Rolling Stone: The King’s Dead, Kill the Messenger

Pop Culture

Rolling Stone’s latest issue is the most complete obituary I have seen. In a fitting issue for the time of the King of Pop’s death, the magazine encapsulates the masses — and their media — at the time of the monarch’s passing. Rolling Stone, now more than ever, is a running requiem for what pop has become — that is for another post on another day, though.

What sparked this post was reading Rolling Stone’s last published Michael Jackson article during his life. The article was a more benign version of Perez Hilton’s first article after Michael’s death (how appropriately parallel). In a nutshell, Rolling Stone highlighted the cautionary signs of Michael’s mighty comeback being another flop and failure — due to (as Perez put it) “cold feet.” However, in a  most beautifully apropos closing to this piece — and hopefully their recent shark-jump — Rolling Stone declares:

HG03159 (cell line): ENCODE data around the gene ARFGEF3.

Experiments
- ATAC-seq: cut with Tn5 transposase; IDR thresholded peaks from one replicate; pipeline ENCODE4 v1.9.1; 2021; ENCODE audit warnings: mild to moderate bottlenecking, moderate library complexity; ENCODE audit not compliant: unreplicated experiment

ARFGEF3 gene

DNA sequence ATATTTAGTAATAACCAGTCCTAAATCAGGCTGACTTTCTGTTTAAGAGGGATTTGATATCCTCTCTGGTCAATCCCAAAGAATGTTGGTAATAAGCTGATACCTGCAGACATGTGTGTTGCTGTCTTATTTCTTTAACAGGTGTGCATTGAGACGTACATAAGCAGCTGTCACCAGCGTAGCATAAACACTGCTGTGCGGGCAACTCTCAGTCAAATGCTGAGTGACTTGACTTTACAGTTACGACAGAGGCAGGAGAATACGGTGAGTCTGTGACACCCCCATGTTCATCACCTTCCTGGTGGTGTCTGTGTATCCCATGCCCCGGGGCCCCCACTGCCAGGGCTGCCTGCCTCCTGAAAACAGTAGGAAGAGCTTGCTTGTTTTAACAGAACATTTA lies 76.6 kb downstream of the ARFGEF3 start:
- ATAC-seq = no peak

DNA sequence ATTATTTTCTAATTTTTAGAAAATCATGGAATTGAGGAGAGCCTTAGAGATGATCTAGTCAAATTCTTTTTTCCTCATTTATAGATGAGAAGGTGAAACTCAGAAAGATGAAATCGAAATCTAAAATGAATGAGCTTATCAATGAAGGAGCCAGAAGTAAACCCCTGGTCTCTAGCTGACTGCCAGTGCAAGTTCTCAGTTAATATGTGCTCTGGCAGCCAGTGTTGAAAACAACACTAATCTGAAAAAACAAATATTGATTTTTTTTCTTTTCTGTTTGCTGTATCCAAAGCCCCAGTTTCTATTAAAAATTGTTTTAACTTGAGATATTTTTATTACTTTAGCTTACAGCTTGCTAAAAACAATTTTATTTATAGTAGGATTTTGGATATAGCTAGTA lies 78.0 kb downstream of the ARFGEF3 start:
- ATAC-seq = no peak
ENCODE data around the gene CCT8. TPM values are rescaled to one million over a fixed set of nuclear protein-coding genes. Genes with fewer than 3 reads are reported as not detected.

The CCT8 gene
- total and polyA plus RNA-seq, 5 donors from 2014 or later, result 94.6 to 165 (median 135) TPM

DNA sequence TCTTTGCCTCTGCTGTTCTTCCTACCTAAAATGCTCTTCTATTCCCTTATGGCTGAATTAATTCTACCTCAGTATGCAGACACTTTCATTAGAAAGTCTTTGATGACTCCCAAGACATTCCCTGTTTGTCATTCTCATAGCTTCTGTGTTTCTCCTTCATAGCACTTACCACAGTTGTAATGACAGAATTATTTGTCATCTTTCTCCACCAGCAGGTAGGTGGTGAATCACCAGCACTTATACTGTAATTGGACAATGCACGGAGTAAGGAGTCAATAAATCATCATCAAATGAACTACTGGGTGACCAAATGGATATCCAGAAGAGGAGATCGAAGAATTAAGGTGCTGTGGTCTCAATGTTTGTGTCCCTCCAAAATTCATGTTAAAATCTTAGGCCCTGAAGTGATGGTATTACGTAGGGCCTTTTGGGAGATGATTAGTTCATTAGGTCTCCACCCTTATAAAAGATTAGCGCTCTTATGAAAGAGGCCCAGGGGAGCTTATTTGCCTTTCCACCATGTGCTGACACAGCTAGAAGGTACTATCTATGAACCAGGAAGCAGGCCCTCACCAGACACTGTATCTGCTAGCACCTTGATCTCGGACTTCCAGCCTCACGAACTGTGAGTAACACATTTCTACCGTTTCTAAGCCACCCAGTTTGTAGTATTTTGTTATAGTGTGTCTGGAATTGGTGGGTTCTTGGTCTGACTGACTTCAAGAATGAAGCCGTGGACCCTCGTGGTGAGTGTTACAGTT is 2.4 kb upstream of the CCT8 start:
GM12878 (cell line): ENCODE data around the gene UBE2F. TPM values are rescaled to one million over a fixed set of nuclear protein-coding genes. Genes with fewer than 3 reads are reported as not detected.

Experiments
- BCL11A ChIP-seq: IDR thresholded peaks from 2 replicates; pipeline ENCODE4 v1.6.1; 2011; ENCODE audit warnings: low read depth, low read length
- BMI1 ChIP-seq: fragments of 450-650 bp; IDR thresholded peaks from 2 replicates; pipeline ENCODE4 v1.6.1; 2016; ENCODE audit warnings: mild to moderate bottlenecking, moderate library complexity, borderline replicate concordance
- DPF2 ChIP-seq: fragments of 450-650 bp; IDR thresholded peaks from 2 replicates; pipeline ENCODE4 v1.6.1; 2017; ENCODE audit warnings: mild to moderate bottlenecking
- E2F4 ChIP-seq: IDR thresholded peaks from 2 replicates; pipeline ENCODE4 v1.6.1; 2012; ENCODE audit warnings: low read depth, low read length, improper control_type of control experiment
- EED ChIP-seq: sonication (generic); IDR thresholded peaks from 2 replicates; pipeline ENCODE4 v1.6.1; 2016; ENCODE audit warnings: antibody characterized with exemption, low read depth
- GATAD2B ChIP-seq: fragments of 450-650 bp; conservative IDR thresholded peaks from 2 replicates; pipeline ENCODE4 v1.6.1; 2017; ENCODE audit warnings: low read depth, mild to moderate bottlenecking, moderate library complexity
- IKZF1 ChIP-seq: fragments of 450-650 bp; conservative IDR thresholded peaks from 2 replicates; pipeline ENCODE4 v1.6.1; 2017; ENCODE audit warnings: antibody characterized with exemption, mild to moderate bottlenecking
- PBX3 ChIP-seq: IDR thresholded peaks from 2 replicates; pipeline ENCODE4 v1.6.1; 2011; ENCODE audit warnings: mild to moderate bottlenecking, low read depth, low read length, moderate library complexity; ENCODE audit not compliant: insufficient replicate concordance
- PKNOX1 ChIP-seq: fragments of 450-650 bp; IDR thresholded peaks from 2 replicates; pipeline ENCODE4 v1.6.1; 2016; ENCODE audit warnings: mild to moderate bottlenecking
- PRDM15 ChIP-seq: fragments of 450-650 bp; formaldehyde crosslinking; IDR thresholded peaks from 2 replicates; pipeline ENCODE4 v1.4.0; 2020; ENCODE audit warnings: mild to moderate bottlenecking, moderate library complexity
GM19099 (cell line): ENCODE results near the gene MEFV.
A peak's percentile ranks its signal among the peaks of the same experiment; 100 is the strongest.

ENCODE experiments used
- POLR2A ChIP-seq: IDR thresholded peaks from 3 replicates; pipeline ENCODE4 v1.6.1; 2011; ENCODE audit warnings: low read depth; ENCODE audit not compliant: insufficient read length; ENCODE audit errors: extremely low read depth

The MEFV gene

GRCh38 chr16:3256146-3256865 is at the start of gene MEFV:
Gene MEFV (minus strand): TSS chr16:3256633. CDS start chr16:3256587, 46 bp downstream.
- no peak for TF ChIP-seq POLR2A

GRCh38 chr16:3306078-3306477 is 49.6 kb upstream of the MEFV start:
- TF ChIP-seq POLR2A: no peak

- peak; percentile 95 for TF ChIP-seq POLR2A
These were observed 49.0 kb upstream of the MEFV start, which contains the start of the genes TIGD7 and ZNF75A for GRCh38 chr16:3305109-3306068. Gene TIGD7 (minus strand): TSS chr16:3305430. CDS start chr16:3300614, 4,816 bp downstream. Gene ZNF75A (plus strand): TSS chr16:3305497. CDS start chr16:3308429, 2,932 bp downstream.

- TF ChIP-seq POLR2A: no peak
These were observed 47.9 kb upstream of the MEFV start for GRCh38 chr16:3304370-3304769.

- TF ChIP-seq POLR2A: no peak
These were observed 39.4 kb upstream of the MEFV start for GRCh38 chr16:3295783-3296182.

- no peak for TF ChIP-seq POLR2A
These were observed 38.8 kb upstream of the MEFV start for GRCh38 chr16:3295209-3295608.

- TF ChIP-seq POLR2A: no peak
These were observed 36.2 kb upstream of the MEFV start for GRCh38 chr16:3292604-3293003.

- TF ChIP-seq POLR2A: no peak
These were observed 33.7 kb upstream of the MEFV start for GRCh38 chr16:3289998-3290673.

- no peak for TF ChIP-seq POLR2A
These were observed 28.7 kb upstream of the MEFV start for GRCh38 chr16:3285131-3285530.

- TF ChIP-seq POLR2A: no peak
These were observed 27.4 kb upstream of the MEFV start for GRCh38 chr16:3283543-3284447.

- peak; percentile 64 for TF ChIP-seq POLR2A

What most people agree on: This is Jackson’s last shot. As one concert-industry veteran puts it, “You can only burn people so many times before they go away.”

Life is indeed the synchronicity of chance … Rolling Stone: they the self-fulfilling prophets of pop — pop’s own Prometheus if you will. Their fire can burn a King down, and yet simultaneously keep the JoBros “Burning Up” the cover — amazing.

Watch this space: Now that Vibe’s gone, there’s not many more places you can look — but I’ll take Spin and Q before I settle for this, the once-preeminent-print-publication-now-pop-pamphlet-with-an-inverse-page-to-ego-size-correlation.

3 thoughts on “Rolling Stone: The King’s Dead, Kill the Messenger

  1. Please go back to school and learn how to write a decent article. That isn’t me being ‘mean’ either. Your writing lacks discipline and perspective. You may posses both of those but it is very obvious you do not yet know how to put them to good use. Until that time, please stop assuming, as so many wrongly do, that a disjointed blog post of your inner critic’s pettier side is the same thing as good journalism.

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